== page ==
OUR FIRST HIKE ON KAUAI began innocently enough: we crossed a small wooden bridge onto the Okolehao Trail, which led to a 1,250-foot peak on the north shore of the island. In just an hour’s time, we’d reached the log bench that presided over a stunning view of the north shore.
Technically, this was the end of the hike. But considering that my longtime friend Birch and I had just flown five hours from Los Angeles for a week away from the urban grind, we weren’t ready to end our excursion.
We’d heard about an extension trail that led from here to the 2,400-foot-tall Hihimanu, one of the peaks that towers over the surf hamlet of Hanalei. We followed the red-clay path west through wispy lilyturf grass and sharp-leafed laua’e fern, native flora that helped obscure the fact that the trail traced a knifelike ridge with a stomach-flipping 300-foot drop on each side. Using a series of knotted ropes tied to trees, we eventually hauled ourselves up a slick, nearly vertical stretch of earth, grunting and sweating our way through exclamations such as “I feel like Indiana Jones!” After three hours, we stood—muddy, exhausted, elated—on top of Mount Hihimanu. From there we could see a third of Kauai’s 553 square miles. To the north was Hanalei Valley, blanketed in ancient taro paddies (the tubular plant that forms the backbone of the traditional Hawaiian diet), and to the south, on the back side of Hihimanu, an expansive rain forest extended all the way to the Pacific.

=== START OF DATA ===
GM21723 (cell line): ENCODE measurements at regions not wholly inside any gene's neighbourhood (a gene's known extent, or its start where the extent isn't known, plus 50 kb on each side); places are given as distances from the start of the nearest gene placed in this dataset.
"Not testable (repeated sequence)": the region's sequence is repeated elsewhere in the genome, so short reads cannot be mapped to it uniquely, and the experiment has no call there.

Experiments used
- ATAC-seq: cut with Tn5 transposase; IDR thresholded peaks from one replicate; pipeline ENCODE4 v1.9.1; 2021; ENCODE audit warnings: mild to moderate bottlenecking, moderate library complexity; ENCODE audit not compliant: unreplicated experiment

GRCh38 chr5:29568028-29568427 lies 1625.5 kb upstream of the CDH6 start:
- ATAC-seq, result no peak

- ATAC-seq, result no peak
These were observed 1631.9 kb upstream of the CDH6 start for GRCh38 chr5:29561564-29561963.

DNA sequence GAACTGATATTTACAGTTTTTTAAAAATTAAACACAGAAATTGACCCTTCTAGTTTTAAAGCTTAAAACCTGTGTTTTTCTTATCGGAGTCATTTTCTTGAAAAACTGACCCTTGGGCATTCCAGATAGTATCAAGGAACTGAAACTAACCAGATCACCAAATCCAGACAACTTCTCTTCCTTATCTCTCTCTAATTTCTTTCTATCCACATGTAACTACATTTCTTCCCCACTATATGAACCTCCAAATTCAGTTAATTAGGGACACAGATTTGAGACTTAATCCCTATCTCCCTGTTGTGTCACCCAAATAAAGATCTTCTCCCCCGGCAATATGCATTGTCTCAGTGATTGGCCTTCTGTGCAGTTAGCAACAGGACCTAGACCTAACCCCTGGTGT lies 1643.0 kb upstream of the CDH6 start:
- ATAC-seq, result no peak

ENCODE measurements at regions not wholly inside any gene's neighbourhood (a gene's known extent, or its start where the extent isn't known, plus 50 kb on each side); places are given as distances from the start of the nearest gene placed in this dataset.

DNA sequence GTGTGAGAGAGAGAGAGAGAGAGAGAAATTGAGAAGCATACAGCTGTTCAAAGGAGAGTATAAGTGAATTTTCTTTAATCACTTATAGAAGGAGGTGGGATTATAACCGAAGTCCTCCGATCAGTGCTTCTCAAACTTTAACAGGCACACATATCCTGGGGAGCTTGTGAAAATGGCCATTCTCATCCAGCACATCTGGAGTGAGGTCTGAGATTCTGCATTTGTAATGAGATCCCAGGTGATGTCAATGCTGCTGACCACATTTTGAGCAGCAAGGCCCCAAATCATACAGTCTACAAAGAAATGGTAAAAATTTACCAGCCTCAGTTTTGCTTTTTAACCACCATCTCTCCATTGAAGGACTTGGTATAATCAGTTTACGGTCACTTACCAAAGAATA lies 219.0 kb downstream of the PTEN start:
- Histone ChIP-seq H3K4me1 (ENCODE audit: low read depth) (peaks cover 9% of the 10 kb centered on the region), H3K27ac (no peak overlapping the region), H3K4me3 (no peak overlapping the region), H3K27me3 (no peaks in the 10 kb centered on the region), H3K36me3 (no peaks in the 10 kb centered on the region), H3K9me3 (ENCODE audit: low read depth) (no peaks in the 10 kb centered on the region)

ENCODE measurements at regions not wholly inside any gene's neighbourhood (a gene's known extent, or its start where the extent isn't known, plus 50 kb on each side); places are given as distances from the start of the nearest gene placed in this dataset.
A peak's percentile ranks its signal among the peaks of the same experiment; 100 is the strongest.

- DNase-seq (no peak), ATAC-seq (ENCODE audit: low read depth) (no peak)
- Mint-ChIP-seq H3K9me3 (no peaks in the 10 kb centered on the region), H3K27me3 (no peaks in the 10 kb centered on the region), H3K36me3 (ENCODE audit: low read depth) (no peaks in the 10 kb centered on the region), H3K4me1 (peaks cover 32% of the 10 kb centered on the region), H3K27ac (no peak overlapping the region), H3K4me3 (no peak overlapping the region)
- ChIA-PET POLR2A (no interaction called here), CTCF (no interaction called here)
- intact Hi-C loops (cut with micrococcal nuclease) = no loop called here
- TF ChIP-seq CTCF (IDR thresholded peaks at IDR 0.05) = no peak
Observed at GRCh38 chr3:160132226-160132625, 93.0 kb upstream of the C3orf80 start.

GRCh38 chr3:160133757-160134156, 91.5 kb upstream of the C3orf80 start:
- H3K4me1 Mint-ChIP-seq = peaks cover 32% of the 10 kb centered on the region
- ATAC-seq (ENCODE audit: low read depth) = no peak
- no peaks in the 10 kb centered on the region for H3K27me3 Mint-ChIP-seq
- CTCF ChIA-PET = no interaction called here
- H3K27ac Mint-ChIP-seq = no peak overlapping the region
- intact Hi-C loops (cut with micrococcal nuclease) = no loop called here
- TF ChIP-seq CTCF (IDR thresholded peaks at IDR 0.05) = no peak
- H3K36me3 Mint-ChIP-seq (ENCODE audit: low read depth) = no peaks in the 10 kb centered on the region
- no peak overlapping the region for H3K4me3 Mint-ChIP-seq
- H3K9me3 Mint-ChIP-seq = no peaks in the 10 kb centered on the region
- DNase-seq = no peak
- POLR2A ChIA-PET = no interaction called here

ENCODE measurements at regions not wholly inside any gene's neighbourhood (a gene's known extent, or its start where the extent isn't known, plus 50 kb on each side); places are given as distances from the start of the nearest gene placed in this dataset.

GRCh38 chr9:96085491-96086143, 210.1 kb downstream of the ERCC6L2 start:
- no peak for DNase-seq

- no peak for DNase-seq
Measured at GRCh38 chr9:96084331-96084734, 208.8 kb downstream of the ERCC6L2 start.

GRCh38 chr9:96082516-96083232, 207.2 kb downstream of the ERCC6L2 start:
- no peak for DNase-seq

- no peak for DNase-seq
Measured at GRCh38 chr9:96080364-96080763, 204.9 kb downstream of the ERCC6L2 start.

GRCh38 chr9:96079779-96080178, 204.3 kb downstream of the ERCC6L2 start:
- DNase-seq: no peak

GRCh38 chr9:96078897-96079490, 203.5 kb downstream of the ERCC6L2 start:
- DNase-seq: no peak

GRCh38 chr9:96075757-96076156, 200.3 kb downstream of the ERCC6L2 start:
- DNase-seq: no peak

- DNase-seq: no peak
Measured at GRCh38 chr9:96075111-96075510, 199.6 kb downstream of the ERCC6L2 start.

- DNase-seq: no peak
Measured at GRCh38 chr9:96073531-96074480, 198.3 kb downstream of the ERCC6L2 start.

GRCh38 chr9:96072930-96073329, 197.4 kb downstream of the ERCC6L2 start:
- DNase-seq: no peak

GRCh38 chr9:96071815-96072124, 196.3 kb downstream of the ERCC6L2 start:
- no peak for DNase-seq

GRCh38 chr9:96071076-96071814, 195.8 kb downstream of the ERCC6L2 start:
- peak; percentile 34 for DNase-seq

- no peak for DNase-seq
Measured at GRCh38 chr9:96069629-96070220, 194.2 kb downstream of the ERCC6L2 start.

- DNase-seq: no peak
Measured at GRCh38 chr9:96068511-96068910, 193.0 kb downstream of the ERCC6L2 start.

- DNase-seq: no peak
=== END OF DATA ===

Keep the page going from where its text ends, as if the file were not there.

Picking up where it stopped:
Hollywood comes here when it needs a fantastical island backdrop.
Kauai is the most spectacular and rugged of Hawaii’s main islands and remains relatively untouched by high-rise hotels and the frozen-umbrella-drink set. This is largely because its vertiginous mountains make 90 percent of the island inaccessible by car. The coast is dotted with just a handful of towns, and only around 60,000 people live on the island full-time (compare this to Oahu’s 876,000). The island’s relative emptiness and freedom from mass development have allowed Kauaians to protect its primordial forests, ubiquitous waterfalls, fifty miles of beaches, one hundred miles of red-clay hiking trails, and Waimea Canyon, 3,600 feet deep. All this is lucky for Hollywood location scouts, who often rely on Kauai for its fantastical backdrop: Jurassic Park, Raiders of the Lost Ark, and 1976’s King Kong were all filmed here.
When Kauai isn’t doubling as a playground for velociraptors or gorillas, “It’s the island where people come for adventures,” says Boreas Van Nouhuys, a thirty-six-year-old San Francisco transplant and volunteer guide for the Sierra Club, who, on the following day, led me, Birch, and five others on an East Shore hike of the Makaleha Trail. I noticed the locals in our group were wearing hoof-shaped rubber slippers with tiny spikes on the soles, called tabis. As we hiked from the green shade of a bamboo forest across a river, I felt my tabi-lessness acutely: my sneakers failed to grip the river rocks and I slipped waist deep into the chilly water.